Where the client has appeared at court with a letter from my office or pursuant to arrangements I have made with duty counsel the client should make certain that my office is called prior to leaving the Court House to advise my office of the details of the next court appearance in order that I can diarize the case in my court calendar.

Another method of dealing with adjournments is to use what is known as a Designation of Counsel. This is a document which is signed by the client allowing me to appear at court for the client and to then keep the client advised of progress on the case until the trial date when the client must attend at court. I follow this procedure as much as possible in order to convenience my clients and have the case proceed expeditiously.

Early Resolution

At any stage of a case a resolution may be proposed by the office of the Crown Attorney. In such event I will fully inform and advise my clients and suggest the best manner in which to deal with such a development. It may also be that I may recommend some resolution of the matter short of a full hearing. My clients are fully advised and made knowledgeable with regard to all important aspects of the case in any decision made.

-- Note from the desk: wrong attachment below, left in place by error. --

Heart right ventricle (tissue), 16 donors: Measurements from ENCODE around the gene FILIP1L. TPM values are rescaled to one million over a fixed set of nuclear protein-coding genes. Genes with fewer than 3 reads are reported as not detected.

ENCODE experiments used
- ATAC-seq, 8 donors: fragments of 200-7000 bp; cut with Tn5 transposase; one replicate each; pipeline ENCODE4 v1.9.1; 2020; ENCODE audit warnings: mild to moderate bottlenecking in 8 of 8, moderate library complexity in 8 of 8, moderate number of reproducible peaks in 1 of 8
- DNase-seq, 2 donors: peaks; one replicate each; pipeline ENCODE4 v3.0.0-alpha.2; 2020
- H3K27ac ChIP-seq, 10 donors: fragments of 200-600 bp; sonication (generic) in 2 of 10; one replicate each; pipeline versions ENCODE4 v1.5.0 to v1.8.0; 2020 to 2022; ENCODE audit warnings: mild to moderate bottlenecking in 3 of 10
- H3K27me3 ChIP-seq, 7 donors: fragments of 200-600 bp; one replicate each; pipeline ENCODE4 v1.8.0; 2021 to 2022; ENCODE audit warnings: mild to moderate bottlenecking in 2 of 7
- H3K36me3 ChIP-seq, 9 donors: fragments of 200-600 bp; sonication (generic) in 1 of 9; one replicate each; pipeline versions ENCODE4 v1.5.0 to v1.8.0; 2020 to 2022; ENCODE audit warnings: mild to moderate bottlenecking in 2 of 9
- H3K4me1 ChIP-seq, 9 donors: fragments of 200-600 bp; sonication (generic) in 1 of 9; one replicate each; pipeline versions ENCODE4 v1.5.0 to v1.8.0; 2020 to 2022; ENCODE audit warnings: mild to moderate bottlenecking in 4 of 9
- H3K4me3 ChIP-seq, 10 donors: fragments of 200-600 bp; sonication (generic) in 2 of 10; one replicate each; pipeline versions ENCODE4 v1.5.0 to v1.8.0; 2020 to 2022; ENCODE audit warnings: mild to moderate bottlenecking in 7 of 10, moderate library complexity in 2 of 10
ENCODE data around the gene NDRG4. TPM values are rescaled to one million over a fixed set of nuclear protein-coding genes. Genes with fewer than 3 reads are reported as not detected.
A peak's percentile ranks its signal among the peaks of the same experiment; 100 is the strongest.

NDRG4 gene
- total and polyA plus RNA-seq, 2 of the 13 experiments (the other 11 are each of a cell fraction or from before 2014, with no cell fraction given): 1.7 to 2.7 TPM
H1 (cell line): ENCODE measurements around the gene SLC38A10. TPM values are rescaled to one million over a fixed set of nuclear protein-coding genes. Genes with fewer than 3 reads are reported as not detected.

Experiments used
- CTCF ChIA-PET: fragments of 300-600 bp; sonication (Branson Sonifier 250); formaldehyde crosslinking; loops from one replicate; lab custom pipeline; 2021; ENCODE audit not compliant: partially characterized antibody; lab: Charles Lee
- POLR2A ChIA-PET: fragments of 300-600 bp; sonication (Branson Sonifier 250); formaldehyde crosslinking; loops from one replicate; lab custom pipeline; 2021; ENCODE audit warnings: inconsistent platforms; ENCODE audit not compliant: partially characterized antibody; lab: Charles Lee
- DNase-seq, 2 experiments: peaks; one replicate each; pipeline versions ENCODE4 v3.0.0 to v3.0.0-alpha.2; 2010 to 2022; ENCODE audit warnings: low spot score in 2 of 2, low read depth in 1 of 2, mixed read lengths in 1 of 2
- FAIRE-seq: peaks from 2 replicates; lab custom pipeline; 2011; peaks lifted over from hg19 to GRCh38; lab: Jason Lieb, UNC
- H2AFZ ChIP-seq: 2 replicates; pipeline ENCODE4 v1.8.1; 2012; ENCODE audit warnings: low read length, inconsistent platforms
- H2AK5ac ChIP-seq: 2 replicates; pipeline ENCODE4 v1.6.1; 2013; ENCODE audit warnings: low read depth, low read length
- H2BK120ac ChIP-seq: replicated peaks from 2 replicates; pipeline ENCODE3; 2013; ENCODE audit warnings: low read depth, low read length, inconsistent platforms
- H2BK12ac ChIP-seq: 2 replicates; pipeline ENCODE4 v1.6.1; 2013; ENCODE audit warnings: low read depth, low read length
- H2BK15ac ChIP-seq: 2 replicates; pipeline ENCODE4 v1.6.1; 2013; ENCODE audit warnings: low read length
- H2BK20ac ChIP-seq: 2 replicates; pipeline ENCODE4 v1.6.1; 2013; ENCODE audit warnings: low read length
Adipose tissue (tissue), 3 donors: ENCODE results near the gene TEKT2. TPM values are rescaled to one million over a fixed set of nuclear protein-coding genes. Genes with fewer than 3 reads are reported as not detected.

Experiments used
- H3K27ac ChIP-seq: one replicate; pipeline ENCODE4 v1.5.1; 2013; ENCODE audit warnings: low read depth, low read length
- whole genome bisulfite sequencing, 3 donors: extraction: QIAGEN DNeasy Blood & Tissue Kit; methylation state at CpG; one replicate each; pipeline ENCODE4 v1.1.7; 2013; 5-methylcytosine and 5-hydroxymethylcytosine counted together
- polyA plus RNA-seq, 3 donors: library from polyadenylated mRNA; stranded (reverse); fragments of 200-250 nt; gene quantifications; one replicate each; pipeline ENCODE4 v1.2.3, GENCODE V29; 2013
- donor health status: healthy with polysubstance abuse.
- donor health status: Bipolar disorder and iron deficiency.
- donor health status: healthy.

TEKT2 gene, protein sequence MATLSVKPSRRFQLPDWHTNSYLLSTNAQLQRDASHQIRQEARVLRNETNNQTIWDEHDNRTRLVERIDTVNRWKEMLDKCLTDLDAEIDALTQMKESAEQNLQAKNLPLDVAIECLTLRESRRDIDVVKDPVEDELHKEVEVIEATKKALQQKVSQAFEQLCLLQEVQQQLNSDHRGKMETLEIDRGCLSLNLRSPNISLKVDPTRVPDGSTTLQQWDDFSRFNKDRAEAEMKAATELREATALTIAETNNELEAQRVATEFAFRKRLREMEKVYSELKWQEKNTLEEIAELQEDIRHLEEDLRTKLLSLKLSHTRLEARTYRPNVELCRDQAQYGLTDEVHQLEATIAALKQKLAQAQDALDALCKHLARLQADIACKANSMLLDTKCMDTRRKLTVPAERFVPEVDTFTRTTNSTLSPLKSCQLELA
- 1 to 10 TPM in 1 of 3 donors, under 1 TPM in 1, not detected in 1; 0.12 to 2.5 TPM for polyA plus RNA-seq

Needless to say all communications between myself and clients with regard to the case are strictly confidential and can never be revealed unless the client waives solicitor/client privilege. Also unless otherwise advised by me the client’s best policy is not to discuss any aspect the case with anyone and to be careful as to associations while charges are outstanding and to report to me any approaches which may be made by anyone concerning the case.

Law Offices of David B. Cousins | 425 University Avenue, Suite 203, Toronto, Ontario, M5G 1T6
Telephone: (416) 977-8871 | Fax: (416) 599-8075
Email: davidcousins@bellnet.ca